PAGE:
Welcome to the new crt guest advanced presets thread. Here I’ve taken @guest.r’s amazing crt advanced hd and ntsc shader combined with a variation of @Dogway’s grade shader and created Shadow Mask, Slot Mask and Aperture Grille crt shader presets for you all to enjoy.
“A mix of basic crt attributes that invokes a nostalgic vibe with a modern twist” is how I’d describe my presets.
Change your driver to “vulkan” in Settings/Drivers/Video if you haven’t already, if by chance you get a black screen while using my shaders then use the “glcore” driver instead. Exit RetroArch and then reopen it to make sure your new driver settings stick.
Make sure your slang shaders are up to date by going to Online Updater/Update Slang Shaders.
Download the shader pack below and extract it (In some cases you will also have to download guest.r’s latest shader pack as well as sometimes new features get added that I may take advantage of that are not yet available upstream by just updating your slang shaders. I’ll always include a link to get it under my shader pack download if needed to do so).
Move the “sonkun” folder over to your “shaders_slang” folder so that it looks like this:
And that’s it. You can now load up the shaders just like you would any other.
Installation Guide for Android users that can’t reach the root RetroArch folder where the “shaders” folder is follow this guide here.
Read notes about my latest pack release here.
For this update you will also need guest.r’s latest shader update for my presets to display properly, you can grab it here.
Installation Guide for guest.r updated shaders:
Download and extract the pack.
Go to wherever you have your RetroArch shaders folder and then go to shaders_slang/crt then delete the 5 guest advance shaders in that folder which are “crt-guest-advanced-fast.slangp”, “crt-guest-advanced-fastest.slangp”, “crt-guest-advanced-hd.slangp”, “crt-guest-advanced-ntsc.slangp” and “crt-guest-advanced.slangp” and replace them with the 6 from the downloaded pack.
From the same crt folder go inside the “shaders” folder at the top and then look for a “guest” folder, delete that then replace it with the one from the downloaded pack that’s also in the “shaders” folder and that’s it, you’re done. You’ve now successfully updated guest.r shaders.
3 shader preset folders for 3 monitor types: 1080p, 1440p and 4k so whichever monitor you have, you can choose the right shader resolution for your monitor type.
Disclaimer - These presets were designed to be used on the three resolution types I’ve mentioned above only, not OLED, 720p or other random resolutions. If you use it on any type of display besides those 3 standard displays I may not be able to help if you run into any issues
If you are using a OLED display the first thing you should change is the Mask Layout setting in the Shader Parameters settings and try changing that to 1.00 (see sample image below)
That should help with lining the phosphors up properly on your OLED and make the overall picture look better.
63 shader presets to choose from per folder with 3 different phosphor types for USA, Japan and Pal that come in
white point temperature types.
Multiple cable types to choose from
Included are shader presets representing 4 cable types to choose from: rf, composite, s-video and rgb.
3 composite types to choose from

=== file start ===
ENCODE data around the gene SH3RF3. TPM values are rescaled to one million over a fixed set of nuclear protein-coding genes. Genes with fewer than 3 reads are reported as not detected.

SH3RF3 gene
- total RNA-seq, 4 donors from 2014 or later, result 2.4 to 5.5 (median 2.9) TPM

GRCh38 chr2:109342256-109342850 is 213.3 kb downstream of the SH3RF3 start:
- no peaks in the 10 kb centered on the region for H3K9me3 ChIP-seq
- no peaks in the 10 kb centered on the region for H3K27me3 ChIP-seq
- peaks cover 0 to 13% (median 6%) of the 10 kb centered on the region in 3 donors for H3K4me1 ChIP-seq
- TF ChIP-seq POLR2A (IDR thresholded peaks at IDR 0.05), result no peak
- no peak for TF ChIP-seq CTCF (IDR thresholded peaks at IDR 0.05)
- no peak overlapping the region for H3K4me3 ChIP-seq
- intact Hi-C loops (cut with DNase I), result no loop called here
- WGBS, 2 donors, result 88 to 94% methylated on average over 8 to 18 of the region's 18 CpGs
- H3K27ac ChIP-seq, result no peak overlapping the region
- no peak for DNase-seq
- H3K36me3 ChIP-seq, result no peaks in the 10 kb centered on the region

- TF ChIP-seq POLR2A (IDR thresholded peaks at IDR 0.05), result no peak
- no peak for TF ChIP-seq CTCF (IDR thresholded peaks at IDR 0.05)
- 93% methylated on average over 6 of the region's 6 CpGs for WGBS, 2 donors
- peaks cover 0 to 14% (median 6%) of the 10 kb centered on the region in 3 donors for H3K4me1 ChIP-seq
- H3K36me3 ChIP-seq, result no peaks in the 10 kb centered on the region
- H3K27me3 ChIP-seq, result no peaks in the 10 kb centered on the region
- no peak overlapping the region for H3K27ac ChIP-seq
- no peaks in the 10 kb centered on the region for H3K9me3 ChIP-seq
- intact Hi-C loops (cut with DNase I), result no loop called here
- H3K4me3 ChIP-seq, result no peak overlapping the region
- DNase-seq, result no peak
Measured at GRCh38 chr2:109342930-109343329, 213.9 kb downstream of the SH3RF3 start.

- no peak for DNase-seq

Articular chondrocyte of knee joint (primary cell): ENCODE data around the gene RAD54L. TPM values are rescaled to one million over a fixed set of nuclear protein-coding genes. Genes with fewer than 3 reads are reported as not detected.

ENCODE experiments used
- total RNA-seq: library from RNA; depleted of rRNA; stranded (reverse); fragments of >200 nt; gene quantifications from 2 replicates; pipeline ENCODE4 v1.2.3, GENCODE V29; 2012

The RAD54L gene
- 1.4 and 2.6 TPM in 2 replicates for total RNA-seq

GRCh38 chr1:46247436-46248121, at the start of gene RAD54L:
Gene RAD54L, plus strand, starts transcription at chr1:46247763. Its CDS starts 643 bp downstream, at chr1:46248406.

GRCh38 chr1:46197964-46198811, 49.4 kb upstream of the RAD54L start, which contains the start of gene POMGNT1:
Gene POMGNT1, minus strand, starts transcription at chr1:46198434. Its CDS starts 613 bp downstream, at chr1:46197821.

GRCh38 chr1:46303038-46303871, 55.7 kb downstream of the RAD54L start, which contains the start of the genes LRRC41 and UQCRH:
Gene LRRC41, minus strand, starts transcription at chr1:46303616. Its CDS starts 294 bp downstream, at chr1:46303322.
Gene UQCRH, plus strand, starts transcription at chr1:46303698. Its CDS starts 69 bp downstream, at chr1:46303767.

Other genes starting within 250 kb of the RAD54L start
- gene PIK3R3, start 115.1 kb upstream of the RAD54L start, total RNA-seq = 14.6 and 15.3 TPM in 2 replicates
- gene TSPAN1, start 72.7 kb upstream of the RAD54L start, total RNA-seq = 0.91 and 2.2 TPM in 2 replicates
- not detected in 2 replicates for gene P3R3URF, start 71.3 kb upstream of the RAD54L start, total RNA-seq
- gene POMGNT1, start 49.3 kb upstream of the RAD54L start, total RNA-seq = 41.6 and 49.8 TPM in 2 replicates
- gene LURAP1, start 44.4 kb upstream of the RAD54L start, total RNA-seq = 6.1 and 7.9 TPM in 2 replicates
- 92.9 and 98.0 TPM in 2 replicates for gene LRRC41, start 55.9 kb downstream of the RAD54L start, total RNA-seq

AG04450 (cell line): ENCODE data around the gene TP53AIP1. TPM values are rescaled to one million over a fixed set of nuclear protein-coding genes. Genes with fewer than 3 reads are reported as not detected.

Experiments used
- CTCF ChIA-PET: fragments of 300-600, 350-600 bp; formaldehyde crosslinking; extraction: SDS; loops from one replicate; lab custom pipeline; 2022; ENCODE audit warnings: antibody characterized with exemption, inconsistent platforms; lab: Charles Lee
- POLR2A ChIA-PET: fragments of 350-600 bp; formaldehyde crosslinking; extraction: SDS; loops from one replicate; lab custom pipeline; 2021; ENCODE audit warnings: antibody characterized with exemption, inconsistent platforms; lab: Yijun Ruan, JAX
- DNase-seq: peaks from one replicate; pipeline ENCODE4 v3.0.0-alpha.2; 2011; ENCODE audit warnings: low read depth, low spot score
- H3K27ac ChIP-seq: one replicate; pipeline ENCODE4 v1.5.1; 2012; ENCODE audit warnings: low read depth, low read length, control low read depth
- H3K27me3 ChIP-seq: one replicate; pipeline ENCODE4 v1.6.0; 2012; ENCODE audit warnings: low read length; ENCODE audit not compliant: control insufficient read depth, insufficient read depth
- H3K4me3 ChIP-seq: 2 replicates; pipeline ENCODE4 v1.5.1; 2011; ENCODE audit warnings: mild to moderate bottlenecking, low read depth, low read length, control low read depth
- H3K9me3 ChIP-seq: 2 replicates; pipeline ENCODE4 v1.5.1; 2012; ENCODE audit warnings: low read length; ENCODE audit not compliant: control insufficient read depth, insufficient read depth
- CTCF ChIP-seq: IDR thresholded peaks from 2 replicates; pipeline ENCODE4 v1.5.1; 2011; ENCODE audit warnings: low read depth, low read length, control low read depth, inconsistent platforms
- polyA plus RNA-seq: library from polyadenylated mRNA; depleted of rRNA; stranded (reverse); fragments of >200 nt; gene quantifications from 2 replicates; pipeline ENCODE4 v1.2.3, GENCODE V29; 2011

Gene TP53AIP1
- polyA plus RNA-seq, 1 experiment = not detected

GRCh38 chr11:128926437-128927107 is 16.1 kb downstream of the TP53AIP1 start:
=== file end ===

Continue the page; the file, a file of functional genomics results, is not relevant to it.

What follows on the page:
“Artifacts” version that has some fringing and rainbow artifacts depending on the game:
Megadrive rainbow version:
Resolution Switching Noise
Included is an amazing shader by @kokoko3k called “crt-resswitch-glitch-koko”. It produces a forgotten crt feature where switching resolutions the screen would give a quick “flicker” on the screen and produce a specific screen noise.
It’s better viewed in action. You can also read more on the topic here.
S-Video presets includes @Hyllian’s “sgenpt-mix multpass” shader to take care of checkerboard dithering and lite vertical line dithering. Here’s an example from Sega Saturn’s version of Mega Man X4:
No sgenpt-mix multpass:
Sgenpt-mix multpass turned on:
Sgenpt-mix multpass is still a work in progress shader so some games may produce weird graphic glitches depending on the game.
My recommended case use with these shaders is rf/composite for all systems from the 4th generation consoles and below (nes, snes, genesis, atari, turbografx etc.), s-video for 5th and 6th generation consoles (ps1, saturn, n64, dreamcast, ps2, gamecube) and rgb for arcade.
Also for nes cores I recommend changing the Palette setting. The two most popular cores are mesen and nestopia. For Mesen you should use the “Original Hardware (by FirebrandX)” setting, for Nestopia use the “NTSC hardware FBx” setting as my composite presets were designed with those pallets settings. Also with Mesen you should change both the top and bottom overscan settings to 8px to avoid harsh moire patterns on the screen.
For Nintendo 64 mupen core with Parallel-rdp settings enabled I also recommend changing the “crop overscan” setting to 8 to help reduce moire patterns that appear on the screen with that setting at default 0.
RF sample pics:
Composite sample pics:
S-Video sample pics:
RGB sample pics:
Choose your preferred screen type
Choose from having a flat screen:
or curved screen:
Both curved and flat presets are designed to fit right inside overlays from The Bezel Project.
Also YouTuber Retro Crisis has made a couple videos showcasing my presets with a installation guide along with showcasing the dithering and transparency effects from the composite and svideo presets, you can check them out here:
I have a YouTube channel as well, not much there but you can check out some of my personal favorite video game osts/bgms there if you want.
I’ve also made a “fast” preset of my Slot Mask preset using the “crt-consumer.glsl” shader. You can check that out here. It’s for 1080p I’m not sure how it looks on other resolutions.
I hope you all enjoy.